Federici emphasizes that the rise of capitalism was also a response to a crisis in accumulation. In part because of the people’s incessant rebellion and refusal to work, the feudal economy became unable to reproduce itself. In search of new sources of wealth, the European ruling class turned to “conquest, enslavement, robbery, murder, in brief, force” . Marx describes this turn to force in his powerful critique of bourgeois political economy’s conception of primitive accumulation in part eight of Capital. The wealth of the early capitalists was not a result of hard work, frugality, and intelligence, but of state sanctions and extra-legal violence that separated workers from their land, deprived them of the means of subsistence, and forced them to sell their labor power in order to survive.
This European dimension of primitive accumulation was accompanied by and dependent on the extraction of gold and silver from colonized lands, colonialism, genocide, and the trade in African slaves. Even as this very point comes from Capital, Federici argues that Marx’s analysis takes the perspective of the “waged industrial proletariat” and the formation of the “’free’ independent worker” . She charges him with neglecting the impacts of primitive accumulation on the social position of women and reproduction of labor power. Had Marx attended to these impacts, he would have recognized how primitive accumulation was “also an accumulation of differences and divisions within the working class” . Such a recognition would have prevented Marx from associating capitalism with anything like progress. He would have understood that capitalism has only ever imposed division and ever more brutal forms of enslavement.
Much of Federici’s redescription of primitive accumulation deepens and extends Marx’s account. She draws out the specific impacts of land privatization and “enclosures” on rural life. Deprived of the commons that gave them access to wood for fuel, to berries and herbs, as well as to small game and grazing land, peasants’ diets declined significantly. Starvation increased. Loss of the commons had social effects as well; social space was eliminated and family and community ties unraveled. This loss was particularly hard on women who were less able to take to the roads in search of work (because of the ways this exposed them to violence and because of their caregiving responsibilities) and whose lack of access to means of subsistence made them dependent on others for survival. Devalued as unproductive, domestic labor in the home was rendered as women’s natural duty. Women were also excluded from non-domestic shop and craft work. Such exclusion and confinement was codified in law as women became barred from entering contracts, earning wages, or owning property on their own. In short, the more production was oriented to the market, the more it became separated from reproductive labor.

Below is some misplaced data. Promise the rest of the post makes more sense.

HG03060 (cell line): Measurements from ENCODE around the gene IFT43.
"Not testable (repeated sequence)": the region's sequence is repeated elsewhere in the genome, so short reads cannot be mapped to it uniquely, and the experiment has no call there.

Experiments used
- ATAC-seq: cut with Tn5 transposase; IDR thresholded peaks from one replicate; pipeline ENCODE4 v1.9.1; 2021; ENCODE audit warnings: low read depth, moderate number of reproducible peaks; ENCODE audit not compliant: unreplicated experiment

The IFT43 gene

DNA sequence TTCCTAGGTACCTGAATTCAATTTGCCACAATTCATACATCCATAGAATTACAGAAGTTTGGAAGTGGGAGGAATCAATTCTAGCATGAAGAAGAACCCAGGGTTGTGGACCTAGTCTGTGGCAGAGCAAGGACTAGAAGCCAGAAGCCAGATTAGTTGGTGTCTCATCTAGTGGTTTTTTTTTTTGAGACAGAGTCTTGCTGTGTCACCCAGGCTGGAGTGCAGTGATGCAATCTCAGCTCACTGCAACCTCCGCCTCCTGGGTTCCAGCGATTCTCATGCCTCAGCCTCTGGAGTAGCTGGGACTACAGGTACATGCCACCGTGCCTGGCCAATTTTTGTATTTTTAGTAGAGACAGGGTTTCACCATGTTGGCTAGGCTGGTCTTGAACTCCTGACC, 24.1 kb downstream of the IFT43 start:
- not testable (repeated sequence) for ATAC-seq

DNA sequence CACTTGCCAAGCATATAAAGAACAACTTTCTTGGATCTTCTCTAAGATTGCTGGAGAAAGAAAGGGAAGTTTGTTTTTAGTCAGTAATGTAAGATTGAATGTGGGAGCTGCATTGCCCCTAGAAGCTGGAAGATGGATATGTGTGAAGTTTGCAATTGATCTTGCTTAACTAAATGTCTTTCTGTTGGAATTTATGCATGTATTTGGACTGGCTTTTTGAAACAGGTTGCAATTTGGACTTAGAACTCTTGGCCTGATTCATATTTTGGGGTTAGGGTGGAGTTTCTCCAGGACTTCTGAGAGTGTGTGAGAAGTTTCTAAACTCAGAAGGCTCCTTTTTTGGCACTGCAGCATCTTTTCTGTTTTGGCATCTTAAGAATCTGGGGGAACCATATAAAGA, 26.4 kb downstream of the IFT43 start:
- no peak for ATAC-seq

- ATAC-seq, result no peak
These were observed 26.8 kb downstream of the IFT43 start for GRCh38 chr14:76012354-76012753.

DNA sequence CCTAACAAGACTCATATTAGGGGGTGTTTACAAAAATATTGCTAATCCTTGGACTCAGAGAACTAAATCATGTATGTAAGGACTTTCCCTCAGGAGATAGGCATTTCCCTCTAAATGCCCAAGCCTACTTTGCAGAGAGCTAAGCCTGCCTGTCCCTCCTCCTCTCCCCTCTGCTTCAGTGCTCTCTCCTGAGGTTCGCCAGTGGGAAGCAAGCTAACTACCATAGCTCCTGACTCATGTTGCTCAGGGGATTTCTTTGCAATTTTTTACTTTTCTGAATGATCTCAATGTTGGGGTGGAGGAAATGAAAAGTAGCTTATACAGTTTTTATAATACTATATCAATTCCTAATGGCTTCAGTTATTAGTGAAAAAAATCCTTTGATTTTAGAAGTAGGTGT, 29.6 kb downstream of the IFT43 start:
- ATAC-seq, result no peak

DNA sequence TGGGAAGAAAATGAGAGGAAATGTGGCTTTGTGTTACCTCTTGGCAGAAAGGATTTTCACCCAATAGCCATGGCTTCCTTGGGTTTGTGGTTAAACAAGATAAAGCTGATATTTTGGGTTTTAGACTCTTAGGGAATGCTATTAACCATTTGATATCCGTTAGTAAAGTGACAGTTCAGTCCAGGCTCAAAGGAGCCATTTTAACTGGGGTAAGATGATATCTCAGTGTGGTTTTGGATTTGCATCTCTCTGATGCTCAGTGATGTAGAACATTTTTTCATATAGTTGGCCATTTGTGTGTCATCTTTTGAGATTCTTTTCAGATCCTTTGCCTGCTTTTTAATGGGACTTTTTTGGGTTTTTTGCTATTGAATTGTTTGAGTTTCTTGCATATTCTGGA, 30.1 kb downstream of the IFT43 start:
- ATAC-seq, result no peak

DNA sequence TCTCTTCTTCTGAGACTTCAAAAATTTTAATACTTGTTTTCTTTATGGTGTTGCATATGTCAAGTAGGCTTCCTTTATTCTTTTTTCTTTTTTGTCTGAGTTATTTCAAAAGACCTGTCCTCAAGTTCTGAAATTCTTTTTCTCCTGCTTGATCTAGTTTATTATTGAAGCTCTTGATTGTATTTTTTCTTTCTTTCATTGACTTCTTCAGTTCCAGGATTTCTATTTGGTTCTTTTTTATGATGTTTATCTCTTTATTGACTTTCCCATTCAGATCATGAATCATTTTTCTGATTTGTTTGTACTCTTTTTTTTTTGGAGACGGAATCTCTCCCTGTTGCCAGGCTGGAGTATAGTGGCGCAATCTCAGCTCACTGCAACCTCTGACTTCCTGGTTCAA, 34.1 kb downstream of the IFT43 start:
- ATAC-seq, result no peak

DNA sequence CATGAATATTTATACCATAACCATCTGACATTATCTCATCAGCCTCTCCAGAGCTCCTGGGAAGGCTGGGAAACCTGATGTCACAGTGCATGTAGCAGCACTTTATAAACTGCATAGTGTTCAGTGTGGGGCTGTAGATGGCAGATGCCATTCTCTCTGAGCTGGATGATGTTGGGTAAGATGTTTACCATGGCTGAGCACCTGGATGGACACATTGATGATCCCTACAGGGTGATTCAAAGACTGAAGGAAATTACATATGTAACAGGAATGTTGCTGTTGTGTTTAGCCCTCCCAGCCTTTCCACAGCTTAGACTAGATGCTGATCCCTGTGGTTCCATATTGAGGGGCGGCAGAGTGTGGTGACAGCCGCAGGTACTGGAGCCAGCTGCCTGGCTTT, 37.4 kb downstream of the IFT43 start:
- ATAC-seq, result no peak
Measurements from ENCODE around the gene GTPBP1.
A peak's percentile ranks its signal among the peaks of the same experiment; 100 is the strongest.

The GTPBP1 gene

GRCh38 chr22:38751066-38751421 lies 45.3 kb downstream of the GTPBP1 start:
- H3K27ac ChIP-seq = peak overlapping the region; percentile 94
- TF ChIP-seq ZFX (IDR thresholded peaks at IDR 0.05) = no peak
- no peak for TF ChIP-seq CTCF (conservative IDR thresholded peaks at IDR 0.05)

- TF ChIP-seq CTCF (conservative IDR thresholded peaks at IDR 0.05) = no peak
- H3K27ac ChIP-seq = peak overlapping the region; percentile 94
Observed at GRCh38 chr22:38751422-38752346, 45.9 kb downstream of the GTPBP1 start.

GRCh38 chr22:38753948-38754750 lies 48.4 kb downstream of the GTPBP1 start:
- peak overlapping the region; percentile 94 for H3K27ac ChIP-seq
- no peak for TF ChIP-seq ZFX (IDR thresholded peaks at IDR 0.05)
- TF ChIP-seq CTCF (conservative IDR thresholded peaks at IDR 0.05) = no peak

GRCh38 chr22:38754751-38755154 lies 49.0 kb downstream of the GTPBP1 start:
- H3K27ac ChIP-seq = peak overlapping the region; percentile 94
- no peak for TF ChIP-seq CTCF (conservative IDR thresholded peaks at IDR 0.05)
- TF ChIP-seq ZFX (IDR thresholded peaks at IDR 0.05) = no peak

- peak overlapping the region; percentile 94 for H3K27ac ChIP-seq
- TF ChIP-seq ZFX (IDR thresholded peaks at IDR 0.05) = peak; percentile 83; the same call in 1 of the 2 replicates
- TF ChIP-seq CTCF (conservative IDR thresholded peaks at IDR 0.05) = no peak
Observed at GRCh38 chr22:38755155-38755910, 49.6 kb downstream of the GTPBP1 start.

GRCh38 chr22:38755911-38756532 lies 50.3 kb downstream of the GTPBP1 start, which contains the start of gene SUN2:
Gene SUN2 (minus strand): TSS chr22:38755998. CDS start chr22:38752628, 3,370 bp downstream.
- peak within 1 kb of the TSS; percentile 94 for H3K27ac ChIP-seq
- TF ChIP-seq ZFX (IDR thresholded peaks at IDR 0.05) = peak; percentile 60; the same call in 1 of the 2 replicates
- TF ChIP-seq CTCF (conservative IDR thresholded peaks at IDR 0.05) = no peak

Federici locates women’s “historic defeat” in this new sexual division of labor . She argues that proletarian women in particular became a new commons, the substitute for the land that had been expropriated and enclosed. Women’s work was like a “natural resource,” freely available and requiring neither consent nor compensation. She associates this transformation of women into a commons with the “patriarchy of the wage.” The specific dependence of proletarian women on their husbands arose not simply from their exclusion from waged work but from the fact that even when they were included in waged work their husbands were entitled to their wages.
Federici does not present this point as an explicit expansion of Marx. Yet Marx makes a related observation in his discussion of machinery in Capital. Noting how the addition of machinery makes the capitalist hungry for the cheaper labor of women and children, Marx writes, “Previously the worker sold his own labor-power, which he disposed of as a free-agent, formally speaking. Now he sells wife and child. He has become a slave-dealer” . The absence of a woman’s right to her own wage explains why the proletarian husband “sells” his wife and child. He takes the wage that she earns. So while Marx did not analyze the position of women as analogous to a commons (although he did critique bourgeois marriage as a system of wives in common and he did assert that “the bourgeois sees in his wife a mere instrument of production”), he did not ignore the brutal, degrading, and immiserating effects of capitalism on women .